BERGER: Bring on the radical speakers
Universities should engage with those who hold bigoted or offensive views, rather than protect students from them
Last week the Managing Board wrote about the dangers of allowing “radical speakers” to lecture on university campuses. They cited the recent case of Missouri State University’s religious studies instructor, David Embree, who invited now-murder-suspect, Frazier Glenn Miller Jr. — born Frazier Glenn Cross Jr. — to speak to his class two years ago. Cross, a former leader in the Ku Klux Klan, spoke to Embree’s students and shared his strongly bigoted views.
The Managing Board’s opinion was that students who listen to the vitriol of extremist speakers in an academic environment may feel “uncomfortable or intimidated,” which would “likely dissuade students from contributing to the class discussion.”
However, I would disagree. Try to remember back to last week when members of a radical religious sect, similar to the Westboro Baptist Church, came to Grounds. Though uninvited, they spoke to students at the University and preached their personal views, which were homophobic, anti-Greek life and offensive to many. But did University students cower at or fear these hate-spreading people? Were they “dissuaded” from discussion? No. University students engaged these people and debated with them.
The Managing Board wrote that “minority groups” who were targeted would especially be deterred from participating in discussion. Yet, some of those specifically being attacked — in this case gay students — were bold and questioned the religious radicals; they even kissed their partners publically to prove they were not “intimidated” by the speakers.
The Managing Board has little faith in our student body, and students at other universities, if they believe us to be so sensitive and impressionable that we cannot handle radical speakers. In a column posted just two weeks ago, my fellow columnist Forrest Brown wrote about the protest incident, “Students did not allow themselves to be baited into making bad decisions.” It is obvious that University students are not only able to listen to radical speakers without “making bad decisions,” but they can also formulate thoughtful and intelligent rebuttal, even in the case of an unstructured protest — something far more dangerous and intimidating than an in-class lecture. I say more intimidating because there are no boundaries in a protest setting, as there would be in an academic environment.
I am not saying that anyone at any time should come to our school and preach their personal, hateful views. A speaker who represents no ideology and who just spews unfounded hatred should not be welcomed in a University setting. However, if their ideologies are grounded in something other than their own personal opinions — for example, if they support their opinions with history, facts, religious scripture or science — then what they have to say is worth hearing. Additionally, if we want to provide a legitimate forum for engaging ideas, one that cultivates an atmosphere of genuine intellectual discourse, universities are the optimal place to do so. I used the example of the religious radicals in the Amphitheater solely to show the ability of our student body to respond. However, I do not believe an unstructured, outdoor protest is the best way to present these difficult topics. Holding these lectures formally and in classrooms will create a structure which provides a platform for both the speaker’s ideas and our own. We are going to be exposed to these offensive opinions at some point in our lives, so why not be introduced to them now, in a relatively safe and controlled university setting?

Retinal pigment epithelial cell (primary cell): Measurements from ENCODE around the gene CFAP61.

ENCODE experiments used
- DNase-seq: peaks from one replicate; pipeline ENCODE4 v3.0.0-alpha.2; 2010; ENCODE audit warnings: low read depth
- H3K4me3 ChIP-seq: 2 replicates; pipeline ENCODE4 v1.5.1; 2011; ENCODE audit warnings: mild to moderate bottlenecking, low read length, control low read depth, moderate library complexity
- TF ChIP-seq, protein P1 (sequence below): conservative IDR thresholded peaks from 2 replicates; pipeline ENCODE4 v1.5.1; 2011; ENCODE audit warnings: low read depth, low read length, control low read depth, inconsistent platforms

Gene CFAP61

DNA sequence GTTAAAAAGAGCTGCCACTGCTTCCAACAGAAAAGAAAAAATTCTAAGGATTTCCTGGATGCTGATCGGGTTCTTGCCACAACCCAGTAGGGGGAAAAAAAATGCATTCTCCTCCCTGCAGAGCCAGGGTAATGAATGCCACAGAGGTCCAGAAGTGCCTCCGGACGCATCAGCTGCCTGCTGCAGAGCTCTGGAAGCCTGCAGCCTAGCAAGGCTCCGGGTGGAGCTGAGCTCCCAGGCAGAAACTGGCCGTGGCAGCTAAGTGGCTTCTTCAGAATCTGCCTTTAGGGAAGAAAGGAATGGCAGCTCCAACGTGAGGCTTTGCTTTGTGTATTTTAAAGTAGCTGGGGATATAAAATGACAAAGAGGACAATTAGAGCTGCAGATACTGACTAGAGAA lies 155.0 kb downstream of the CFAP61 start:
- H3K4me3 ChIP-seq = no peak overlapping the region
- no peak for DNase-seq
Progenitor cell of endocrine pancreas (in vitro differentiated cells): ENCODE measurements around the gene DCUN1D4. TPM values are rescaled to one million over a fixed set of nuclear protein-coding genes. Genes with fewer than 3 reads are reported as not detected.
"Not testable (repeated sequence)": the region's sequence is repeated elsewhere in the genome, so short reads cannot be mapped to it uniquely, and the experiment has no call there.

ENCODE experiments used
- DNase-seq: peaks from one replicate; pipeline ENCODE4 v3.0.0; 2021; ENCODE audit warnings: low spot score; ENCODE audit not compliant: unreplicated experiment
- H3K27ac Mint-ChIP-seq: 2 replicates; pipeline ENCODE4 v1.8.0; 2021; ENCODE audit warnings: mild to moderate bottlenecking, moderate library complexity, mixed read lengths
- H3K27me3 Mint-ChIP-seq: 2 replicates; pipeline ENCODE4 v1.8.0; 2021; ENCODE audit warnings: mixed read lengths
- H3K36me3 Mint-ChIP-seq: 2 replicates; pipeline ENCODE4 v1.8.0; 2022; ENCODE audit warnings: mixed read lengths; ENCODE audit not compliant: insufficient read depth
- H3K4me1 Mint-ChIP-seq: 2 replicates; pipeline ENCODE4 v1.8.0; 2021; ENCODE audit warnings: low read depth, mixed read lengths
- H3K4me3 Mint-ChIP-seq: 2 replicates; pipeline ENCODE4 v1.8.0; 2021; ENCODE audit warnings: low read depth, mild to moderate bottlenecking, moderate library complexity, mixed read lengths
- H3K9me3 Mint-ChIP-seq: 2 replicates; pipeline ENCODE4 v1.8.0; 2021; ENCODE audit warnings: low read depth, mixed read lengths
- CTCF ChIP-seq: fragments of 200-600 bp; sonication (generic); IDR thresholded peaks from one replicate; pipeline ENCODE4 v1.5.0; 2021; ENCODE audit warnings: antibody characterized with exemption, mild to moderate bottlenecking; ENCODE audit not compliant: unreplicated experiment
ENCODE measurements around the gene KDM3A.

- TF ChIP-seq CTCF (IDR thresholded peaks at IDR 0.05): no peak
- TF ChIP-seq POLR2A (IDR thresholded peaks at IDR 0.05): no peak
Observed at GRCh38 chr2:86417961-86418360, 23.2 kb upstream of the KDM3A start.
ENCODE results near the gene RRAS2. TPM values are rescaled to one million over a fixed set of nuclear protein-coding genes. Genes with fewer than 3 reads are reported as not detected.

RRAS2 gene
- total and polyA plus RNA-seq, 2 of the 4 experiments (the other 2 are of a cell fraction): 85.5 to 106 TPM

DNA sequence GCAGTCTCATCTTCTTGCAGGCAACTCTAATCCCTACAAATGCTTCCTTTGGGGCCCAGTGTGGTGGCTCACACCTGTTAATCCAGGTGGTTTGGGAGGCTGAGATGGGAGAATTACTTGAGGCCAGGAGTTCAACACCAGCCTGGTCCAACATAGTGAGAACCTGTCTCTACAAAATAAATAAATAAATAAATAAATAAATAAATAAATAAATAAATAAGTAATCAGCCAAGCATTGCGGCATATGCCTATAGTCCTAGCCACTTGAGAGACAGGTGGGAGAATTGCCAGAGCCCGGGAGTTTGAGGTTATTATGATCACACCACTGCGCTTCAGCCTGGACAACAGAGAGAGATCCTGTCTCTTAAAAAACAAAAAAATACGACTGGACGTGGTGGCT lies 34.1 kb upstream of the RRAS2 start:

According to the Guardian, a report from a working group on academic freedom says extremists should be allowed to speak at college campuses because, “Unless views can be expressed they cannot also be challenged.” Similarly, Nicola Dandridge, chief executive of the Universities UK, said “External speakers play an important role in university life, not least in terms of encouraging students to think for themselves, challenge other people’s views and develop their own opinions.” It is easy to just say “this group hates these people and they are wrong for it” and to avoid confrontation. But what will that accomplish? We cannot promote this idea that distancing ourselves from the problem will solve it — that is exactly what is keeping us from changing anything.
So bring on the confrontation and bring on the radical speakers. Let us learn about their reasoning, engage in conversation, and then share and reinforce what we believe through debate. There is no proof that this will change the radicals’ opinions, but — rather than ignoring bigoted speakers or prohibiting them from speaking at college campuses — it may be the best way to persuade such speakers to see the other side of the issue. It also provides students the opportunity to understand the reasoning of such people and disagree with it intelligently.
One of the main points of the Managing Board was that “bringing speakers who promote violence along with radical agendas to classroom risks student safety.” In this case, University officials should use their discretion. If University officials are worried about the potential for danger or public disorder as a result of a speech, that is one thing. If the most probable harm a radical speaker could do is offend the audience with their vitriol — that is completely different. College is a time to be immersed in these challenging topics and to do things that are out of your comfort zone, and nothing is more challenging than confronting these difficult issues head-on.
Meredith Berger is an Opinion Columnist for The Cavalier Daily. She can be reached at email@example.com.